2. I loved the couple of visits we made to Dungeness and can picture the scenes you describe vividly. My WIP has the main characters wandering and lying low all over England ( only in places I have been! ) including Dungeness; who would think to look there for a missing person? Just as well, a quick getaway on the little train is not very plausible!

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    1. I think Dungeness must be filled with people lying low – fictional or otherwise! It is such a great setting for a book! And now I’m picturing a chase scene on the light railway….. It will be a struggle to maintain the tension I think! 😀

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  3. Wow Sandra, what an experience! I’m pleased that you liked the novel, and I am very jealous that you got to read it immersed in the atmospheric Dungeness. Your photos make your post truly special. Thanks for sharing them – and thanks for adding links to my review.

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  4. I love books with a strong sense of place, whether I know and identify with that place or not. So your book review is compelling, as I do love a good crime novel. I never read seasonally however. I find it too much of a good thing, and if anything, avoid it. So any time now, I may pick up a winter read. No….wait, who knows when winter may come creeping back?

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    1. Isn’t it great that we’re all different! I’m trying to imagine picking up a wintry book right now…. 🤔🤔 Nope, can’t do it! 🤔

      How to convey a strong sense of place that resonates for me is a bit hit and miss. Too much factual description and I’m lost; it’s the sense of atmosphere I need. But I’m currently reading a book which is set in various places that are entirely alien to me yet I feel like I’m right there. (Signs for Lost Children by Sarah Moss)

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      1. Ah, that Moss novel is glorious! I do hope you enjoy it. I love reading on location and with the seasons, though it can also be strangely revelatory to read a book that doesn’t fit your time or place at all!

        Liked by 1 person

        1. Yes, I totally agree with your last statement, Rebecca.

          And I am revelling in ‘Signs’; glorious is the word. I can only read it in small episodes – perhaps a couple of chapters at a time – because it’s so rich in language and atmosphere. Simply beautiful!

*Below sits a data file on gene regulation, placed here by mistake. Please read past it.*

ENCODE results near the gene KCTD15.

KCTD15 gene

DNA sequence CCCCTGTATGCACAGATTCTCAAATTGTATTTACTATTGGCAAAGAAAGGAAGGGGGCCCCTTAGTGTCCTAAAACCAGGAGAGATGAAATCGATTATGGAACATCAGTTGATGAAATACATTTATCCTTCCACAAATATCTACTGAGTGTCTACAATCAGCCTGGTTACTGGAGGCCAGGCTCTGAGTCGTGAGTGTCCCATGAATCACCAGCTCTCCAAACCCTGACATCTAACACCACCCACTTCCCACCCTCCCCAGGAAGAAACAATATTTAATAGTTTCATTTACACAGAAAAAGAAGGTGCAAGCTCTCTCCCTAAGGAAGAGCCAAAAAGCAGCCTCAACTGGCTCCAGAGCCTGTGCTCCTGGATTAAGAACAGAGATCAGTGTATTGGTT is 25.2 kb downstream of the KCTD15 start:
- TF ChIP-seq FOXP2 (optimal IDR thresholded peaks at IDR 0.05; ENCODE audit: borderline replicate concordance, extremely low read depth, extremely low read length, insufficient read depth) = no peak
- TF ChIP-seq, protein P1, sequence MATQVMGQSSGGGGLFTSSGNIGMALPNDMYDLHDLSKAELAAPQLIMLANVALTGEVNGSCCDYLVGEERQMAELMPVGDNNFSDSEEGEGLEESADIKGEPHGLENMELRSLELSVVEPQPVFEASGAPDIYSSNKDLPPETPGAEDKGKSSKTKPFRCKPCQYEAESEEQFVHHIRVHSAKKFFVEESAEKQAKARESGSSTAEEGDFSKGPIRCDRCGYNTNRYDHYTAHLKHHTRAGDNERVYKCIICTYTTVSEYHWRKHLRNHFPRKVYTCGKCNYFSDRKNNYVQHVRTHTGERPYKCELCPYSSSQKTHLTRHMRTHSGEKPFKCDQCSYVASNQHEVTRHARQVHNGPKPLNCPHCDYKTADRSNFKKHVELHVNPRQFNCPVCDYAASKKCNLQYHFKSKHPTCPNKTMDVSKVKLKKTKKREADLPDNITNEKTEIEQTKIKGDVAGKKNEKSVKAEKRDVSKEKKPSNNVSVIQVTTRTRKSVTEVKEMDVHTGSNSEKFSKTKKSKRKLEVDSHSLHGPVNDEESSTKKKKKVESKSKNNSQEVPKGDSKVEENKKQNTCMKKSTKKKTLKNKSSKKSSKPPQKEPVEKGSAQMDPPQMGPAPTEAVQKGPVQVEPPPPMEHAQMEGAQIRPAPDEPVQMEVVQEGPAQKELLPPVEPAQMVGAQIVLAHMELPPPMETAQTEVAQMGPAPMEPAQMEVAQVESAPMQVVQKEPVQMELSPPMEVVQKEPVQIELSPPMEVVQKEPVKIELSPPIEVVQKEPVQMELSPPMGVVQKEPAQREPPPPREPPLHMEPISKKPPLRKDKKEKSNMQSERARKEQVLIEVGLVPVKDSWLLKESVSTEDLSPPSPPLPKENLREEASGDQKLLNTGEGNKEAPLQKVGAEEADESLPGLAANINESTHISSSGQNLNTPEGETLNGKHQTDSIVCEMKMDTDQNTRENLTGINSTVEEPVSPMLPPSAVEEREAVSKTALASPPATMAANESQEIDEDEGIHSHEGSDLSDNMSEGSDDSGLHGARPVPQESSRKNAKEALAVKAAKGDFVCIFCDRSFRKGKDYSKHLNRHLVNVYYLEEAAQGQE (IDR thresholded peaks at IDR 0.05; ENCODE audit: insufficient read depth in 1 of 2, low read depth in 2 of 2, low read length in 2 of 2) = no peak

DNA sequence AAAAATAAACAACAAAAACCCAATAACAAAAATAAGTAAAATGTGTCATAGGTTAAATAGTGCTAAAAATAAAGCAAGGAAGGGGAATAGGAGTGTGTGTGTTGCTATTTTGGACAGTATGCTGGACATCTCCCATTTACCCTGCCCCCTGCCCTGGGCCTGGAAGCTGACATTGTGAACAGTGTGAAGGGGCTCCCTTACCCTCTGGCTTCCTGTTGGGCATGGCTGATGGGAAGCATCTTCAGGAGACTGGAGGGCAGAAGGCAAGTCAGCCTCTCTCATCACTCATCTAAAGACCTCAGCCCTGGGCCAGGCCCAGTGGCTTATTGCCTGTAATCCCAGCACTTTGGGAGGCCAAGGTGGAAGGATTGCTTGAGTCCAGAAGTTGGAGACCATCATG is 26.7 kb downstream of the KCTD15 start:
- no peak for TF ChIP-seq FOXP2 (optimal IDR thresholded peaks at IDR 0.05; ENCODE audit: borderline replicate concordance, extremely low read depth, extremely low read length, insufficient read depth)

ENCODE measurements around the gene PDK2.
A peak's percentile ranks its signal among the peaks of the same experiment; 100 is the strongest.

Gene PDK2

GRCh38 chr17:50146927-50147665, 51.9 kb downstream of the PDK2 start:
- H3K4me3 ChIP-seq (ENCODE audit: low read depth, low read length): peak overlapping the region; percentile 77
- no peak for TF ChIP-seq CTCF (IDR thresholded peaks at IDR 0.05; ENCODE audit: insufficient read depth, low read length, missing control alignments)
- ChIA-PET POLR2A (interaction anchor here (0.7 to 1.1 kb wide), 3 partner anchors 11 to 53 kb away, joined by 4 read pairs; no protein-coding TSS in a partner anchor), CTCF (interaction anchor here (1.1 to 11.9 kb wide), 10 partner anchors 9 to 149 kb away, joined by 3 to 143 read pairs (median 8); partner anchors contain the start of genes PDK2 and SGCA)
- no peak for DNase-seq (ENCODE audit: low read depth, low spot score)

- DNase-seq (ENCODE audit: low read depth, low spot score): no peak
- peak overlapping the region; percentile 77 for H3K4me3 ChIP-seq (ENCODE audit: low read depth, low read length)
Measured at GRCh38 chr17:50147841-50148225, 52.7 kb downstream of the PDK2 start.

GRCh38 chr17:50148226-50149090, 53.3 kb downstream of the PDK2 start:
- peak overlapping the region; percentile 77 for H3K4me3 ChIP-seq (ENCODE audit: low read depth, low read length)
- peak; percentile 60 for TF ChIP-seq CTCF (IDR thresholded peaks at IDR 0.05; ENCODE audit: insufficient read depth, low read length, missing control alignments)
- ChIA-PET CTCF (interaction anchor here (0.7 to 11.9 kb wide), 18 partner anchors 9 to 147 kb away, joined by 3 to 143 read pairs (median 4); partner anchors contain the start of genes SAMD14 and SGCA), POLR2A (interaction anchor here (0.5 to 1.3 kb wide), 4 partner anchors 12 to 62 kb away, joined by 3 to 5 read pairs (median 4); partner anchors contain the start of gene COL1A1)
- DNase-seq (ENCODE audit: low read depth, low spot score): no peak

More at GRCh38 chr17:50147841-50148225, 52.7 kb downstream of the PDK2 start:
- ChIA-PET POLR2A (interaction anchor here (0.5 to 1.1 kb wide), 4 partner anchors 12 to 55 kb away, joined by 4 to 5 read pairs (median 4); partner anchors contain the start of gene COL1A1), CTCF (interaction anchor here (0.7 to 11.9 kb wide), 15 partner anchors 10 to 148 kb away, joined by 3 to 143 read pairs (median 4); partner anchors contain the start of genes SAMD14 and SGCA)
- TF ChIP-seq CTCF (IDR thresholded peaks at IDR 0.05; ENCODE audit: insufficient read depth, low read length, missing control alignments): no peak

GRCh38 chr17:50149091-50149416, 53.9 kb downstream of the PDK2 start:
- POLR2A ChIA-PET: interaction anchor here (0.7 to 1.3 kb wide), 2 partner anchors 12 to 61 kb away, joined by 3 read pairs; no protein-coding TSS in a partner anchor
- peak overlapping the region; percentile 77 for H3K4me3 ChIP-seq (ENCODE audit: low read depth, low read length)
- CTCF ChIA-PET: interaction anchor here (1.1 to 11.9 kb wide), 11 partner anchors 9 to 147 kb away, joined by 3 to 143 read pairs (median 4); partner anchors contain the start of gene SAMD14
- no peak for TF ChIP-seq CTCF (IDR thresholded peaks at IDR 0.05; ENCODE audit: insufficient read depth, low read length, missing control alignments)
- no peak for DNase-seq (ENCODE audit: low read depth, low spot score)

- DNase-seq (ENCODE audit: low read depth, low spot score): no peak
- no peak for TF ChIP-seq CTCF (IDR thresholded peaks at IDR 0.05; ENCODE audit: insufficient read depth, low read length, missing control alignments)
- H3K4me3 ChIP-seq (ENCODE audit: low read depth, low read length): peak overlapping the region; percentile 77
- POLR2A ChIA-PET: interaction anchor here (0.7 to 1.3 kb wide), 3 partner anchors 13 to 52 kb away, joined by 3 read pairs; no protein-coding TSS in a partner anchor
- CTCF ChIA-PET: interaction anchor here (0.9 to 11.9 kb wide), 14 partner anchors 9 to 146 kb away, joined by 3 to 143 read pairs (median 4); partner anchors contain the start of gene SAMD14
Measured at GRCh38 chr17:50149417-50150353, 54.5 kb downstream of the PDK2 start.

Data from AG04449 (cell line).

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  5. How wonderful! I’m a new reader here and I so enjoyed this. I do read seasonal memoir in the proper season, like my favorite Gladys Taber. I haven’t thought of that in regards to fiction. I’m now going to look for both here in my area. I agree that I tend to read to ESCAPE my present location, but engaging in it from a different perspective might be very rewarding. Thank you for sharing!

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    1. Welcome, Amy, (I’ve only recently begun reading your blog too) I’m pleased you enjoyed the post and it’s left you with food for thought. Engaging from a different perspective is frequently rewarding for me – in many aspects of life. Other people’s blogs are often instrumental in that 🙂

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  6. I have done the reverse. I love the series by Canadian writer Louise Penny who writes from Quebec in an imaginary village called Three Pines. We actually went to Quebec and checked out Montreal, the St. Lawrence River and the Eastern Townships where the books are set. There are distinctions among those genres for sure. I don’t like thriller since they often focus on women in peril. Who needs that? I like intellectual detectives, not too much blood, no gore, no sadism. Penny has a core set of characters which is nice as they grow over time. Peter Robinson is another great writer of this kind of mystery. Tana French, from Ireland, manages to find a way to convey suspense and mystery in Dublin and suburban Ireland. All three writers are solid and their detectives engaging.

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    1. Thanks, Elizabeth; I’ve been thinking of trying a Louise Penny book for a while now. I agree – too much blood and gore isn’t my thing either, and I’ve never been drawn to read the big sellers such as ‘Gone Girl’ etc. But the three pines books sound altogether more gentle.

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      1. I’ve read all of Louise Penny, not just because they are set here, where I live, but because her stories, the writing, and the characters are so compelling. Especillay the background threads on Quebecois politics. It’s all so plausible.

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      2. Do start with the first one. While each can be read alone, the characters work their way into you as the series progresses. “Gone Girl” was one of the most stupid books I have ever read. I have no idea why it got such attention.

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  7. I really enjoy reading books set in a place that I know well, and quite often I’ve been on my way to somewhere and have inadvertently taken with me a book set in the place I’m heading for – very strange. Dungeness doesn’t appeal to me, brooding nuclear power stations put me off, even in Dunbar. I am a fan of Louise Penny’s books though and would love to live in Three Pines, despite it being the location of murders from time to time.